Tue, Feb 05, 2013 - Page 4 News List

New Taipei City blossoms anew

SPRING BLOOM:The city’s mayor welcomed tourists to come enjoy the beauty of the cherry tree and take part in the annual festival dedicated to the blossoms

By Jason Pan  /  Staff writer, with CNA

New Taipei City Mayor Eric Chu, center, and local politicians pose with environmental protection workers yesterday to give them encouragement ahead of the busy season the workers face before the Lunar New Year.

Photo: Huang Pang-ping, Taipei Times

New Taipei City (新北市) is inviting people to visit the many parks and tourist attractions in the city’s mountainous districts to enjoy the cherry blossoms during the Lunar New Year holiday.

At the launch of this year’s New Taipei City Cherry Blossom Festival yesterday, New Taipei City Mayor Eric Chu (朱立倫) welcomed visitors to come enjoy the myriad activities, contests and give-aways featured in the festival.

“After becoming a special municipality, New Taipei City residents chose the Taiwan cherry tree (台灣山櫻) [prunus campanulata] our city tree,” Chu said.

“People who visit our city can appreciate the beauty of the cherry blossoms. For the Lunar New Year period, we are expecting a large number of tourists to arrive to enjoy the blossoms and our hot springs. These will give a much-need boost to the local tourism and hospitality industries,” he added.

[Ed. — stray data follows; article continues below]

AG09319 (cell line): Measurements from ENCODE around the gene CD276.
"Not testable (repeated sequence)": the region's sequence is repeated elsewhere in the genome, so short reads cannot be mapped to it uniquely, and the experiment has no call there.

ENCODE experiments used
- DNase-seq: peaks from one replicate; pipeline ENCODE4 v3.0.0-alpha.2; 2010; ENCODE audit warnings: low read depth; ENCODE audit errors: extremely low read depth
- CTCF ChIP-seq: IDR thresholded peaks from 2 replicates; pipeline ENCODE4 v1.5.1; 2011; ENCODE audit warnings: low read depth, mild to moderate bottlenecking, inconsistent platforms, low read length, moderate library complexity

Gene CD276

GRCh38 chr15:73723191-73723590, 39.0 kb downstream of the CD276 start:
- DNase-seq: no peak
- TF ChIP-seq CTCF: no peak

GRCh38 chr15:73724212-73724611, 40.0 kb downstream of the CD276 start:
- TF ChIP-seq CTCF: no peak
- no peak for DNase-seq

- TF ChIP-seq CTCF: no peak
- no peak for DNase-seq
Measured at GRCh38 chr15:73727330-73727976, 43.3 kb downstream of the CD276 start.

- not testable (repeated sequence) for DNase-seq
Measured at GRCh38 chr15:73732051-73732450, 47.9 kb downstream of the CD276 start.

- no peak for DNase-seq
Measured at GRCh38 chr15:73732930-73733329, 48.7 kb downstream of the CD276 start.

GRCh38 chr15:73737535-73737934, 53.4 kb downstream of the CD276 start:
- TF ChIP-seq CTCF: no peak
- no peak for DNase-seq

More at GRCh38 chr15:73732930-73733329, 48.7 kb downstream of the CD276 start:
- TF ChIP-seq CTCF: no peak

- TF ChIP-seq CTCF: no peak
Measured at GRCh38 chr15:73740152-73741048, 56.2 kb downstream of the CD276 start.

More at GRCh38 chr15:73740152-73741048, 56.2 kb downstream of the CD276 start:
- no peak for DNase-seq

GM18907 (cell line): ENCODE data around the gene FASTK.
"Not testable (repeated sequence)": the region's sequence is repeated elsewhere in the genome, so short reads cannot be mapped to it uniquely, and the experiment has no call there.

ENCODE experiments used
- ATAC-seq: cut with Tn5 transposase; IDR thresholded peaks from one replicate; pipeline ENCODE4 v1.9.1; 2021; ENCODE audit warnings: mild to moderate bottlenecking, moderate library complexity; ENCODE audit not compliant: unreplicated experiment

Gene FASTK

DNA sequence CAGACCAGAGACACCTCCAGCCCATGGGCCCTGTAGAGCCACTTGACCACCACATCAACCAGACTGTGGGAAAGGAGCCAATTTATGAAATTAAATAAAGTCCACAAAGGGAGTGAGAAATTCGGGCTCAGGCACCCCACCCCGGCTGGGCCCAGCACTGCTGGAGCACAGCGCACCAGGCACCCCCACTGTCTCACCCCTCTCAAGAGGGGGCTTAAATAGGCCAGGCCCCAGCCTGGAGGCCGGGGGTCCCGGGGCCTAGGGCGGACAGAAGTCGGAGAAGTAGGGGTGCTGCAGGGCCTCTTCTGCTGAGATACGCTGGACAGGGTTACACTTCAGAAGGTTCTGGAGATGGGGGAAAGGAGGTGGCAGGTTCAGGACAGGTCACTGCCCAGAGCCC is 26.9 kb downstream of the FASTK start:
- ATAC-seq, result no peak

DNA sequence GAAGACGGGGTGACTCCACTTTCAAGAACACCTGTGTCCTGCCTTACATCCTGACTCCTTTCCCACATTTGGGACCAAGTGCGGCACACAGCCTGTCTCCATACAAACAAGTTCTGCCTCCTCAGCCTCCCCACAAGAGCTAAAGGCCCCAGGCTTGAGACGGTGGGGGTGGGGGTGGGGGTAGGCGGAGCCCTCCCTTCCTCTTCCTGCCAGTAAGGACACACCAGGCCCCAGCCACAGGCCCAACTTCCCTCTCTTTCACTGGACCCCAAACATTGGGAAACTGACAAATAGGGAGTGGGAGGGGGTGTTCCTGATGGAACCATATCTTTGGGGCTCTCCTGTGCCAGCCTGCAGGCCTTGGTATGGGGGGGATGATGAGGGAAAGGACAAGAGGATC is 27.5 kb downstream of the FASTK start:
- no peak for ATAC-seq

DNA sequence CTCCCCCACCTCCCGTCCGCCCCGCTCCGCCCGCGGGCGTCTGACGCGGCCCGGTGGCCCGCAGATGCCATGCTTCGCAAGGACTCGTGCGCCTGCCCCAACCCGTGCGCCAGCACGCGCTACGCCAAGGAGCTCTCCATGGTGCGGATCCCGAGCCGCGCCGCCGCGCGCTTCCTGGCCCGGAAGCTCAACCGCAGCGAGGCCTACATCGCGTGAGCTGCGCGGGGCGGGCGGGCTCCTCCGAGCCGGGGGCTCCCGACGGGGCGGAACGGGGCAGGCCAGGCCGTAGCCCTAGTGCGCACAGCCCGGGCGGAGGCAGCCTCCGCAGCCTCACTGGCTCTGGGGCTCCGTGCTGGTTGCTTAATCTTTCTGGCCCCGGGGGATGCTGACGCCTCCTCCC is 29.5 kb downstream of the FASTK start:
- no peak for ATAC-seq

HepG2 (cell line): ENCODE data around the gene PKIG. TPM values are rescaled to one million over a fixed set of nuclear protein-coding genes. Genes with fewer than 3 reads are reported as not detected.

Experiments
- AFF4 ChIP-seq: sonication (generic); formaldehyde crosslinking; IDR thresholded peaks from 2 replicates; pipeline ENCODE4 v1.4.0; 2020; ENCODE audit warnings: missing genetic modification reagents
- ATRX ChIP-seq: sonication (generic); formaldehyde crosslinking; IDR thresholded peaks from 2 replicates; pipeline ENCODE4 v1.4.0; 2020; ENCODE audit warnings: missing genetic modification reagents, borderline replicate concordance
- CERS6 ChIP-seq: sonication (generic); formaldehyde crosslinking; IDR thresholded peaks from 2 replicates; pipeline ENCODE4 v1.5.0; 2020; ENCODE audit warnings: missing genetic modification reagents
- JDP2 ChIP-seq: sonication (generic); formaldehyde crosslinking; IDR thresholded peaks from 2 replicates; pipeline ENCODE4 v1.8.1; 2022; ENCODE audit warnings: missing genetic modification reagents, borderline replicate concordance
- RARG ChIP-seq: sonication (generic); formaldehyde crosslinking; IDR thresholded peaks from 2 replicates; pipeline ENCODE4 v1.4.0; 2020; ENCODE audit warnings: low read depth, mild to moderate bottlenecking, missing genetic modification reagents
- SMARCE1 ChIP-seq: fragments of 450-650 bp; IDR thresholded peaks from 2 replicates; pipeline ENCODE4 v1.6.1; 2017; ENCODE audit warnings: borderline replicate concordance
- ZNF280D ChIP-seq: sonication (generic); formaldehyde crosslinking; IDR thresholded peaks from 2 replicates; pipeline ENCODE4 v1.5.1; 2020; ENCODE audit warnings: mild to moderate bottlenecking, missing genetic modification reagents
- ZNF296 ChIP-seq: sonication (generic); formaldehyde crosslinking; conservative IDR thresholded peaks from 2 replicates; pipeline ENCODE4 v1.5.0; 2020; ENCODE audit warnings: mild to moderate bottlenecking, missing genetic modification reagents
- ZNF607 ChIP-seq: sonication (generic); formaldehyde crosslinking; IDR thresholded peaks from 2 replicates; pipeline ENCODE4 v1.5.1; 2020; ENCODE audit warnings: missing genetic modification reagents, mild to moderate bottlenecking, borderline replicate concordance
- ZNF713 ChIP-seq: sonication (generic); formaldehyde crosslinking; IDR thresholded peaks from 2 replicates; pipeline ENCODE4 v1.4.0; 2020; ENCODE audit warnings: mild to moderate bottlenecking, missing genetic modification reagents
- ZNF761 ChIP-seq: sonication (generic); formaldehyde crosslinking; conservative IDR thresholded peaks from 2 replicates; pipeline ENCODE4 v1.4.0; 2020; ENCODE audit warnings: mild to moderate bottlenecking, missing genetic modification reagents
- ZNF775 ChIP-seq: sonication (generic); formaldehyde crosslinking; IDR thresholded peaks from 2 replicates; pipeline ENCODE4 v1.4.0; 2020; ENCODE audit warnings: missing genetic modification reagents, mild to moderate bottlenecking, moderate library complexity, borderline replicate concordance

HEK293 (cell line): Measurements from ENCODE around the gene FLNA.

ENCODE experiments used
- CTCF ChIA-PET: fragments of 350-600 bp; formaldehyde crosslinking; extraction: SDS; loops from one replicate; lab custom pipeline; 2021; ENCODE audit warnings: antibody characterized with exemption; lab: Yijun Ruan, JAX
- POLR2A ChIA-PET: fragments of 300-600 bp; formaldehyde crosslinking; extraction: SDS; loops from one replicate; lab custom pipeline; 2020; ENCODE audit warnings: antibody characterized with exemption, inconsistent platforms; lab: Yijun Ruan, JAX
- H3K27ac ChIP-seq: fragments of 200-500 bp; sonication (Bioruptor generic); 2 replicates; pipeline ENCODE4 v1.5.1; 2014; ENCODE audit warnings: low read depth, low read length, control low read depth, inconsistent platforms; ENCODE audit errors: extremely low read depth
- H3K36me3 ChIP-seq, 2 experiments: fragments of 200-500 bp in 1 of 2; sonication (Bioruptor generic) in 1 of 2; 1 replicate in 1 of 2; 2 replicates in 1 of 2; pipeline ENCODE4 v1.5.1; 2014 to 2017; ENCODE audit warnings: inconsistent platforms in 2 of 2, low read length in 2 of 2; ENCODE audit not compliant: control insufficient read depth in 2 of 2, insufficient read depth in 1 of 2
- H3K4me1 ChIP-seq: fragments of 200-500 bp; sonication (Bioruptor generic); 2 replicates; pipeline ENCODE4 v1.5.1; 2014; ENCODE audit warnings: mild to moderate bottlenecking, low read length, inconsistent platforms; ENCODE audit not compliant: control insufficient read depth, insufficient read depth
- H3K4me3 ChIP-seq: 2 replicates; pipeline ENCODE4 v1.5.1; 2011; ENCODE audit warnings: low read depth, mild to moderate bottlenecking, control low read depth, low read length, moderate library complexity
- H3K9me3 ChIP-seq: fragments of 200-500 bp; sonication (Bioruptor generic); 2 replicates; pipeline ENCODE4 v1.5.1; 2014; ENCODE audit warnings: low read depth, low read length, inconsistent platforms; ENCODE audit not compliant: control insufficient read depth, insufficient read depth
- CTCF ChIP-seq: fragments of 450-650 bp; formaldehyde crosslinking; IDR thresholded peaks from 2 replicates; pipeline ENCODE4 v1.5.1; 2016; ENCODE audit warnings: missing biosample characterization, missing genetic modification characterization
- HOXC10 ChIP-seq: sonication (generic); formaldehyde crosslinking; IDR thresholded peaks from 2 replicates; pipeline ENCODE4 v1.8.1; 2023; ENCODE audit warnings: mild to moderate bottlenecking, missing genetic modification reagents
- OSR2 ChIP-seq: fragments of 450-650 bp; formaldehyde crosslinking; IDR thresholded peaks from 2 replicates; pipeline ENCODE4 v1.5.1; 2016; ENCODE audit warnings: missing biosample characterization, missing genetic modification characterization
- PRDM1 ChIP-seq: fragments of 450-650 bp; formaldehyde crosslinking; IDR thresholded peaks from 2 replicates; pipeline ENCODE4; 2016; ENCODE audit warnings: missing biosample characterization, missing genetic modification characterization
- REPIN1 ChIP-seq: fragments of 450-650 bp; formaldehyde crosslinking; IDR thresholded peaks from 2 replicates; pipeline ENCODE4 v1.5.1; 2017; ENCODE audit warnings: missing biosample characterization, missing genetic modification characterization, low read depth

Chu gave the festival’s programs and activities his seal of approval by stamping zan (讚) — a Chinese character meaning to give praise or approval — onto a large painting of a cherry blossom tree at yesterday’s event.

The launch was held in the city’s Wulai District (烏來), against a backdrop of cherry trees in full bloom dotting the landscape.

“There are about 150,000 cherry trees in our city and they usually start to bloom in February and March,” Chu said.

He said that last year’s festival attracted more than 1 million visitors, especially to the city’s Wulai, Pinglin (坪林), Shiding (石碇), Sanzhi (三芝) and Tamsui (淡水) districts, because these are renowned for their cherry trees.

An official from the city’s Bureau of Agriculture said it is expanding the cherry blossom events already underway in several districts.

The bureau has also set up a Web site with updates on the flowering conditions of the trees so the public can plan to visit at the optimal viewing times.

The festival features photography and video contests, giveaways and other events during, which goes from this week through the end of next month.

Visitors and local residents are encouraged to pick up the festival’s guidebook at district offices and tourist centers throughout the city.

“The festival guidebook has information on where to go to see cherry blossoms in all 29 districts of our city, as well as mapping out routes for how to get there. People who collect official stamps from five of the districts will be eligible for the prize draw, where they can win motorcycles, smartphones, gold coins and tablet computers,” the bureau official said.

Embarking on excursions to the enjoy cherry blossom trees in the spring is a favorite pastime of many Taiwanese, a practice which has its roots in cultural customs introduced by the Japanese government during the colonial era. Many Taiwanese even call the cherry blossom sakura, the Japanese name for the tree.

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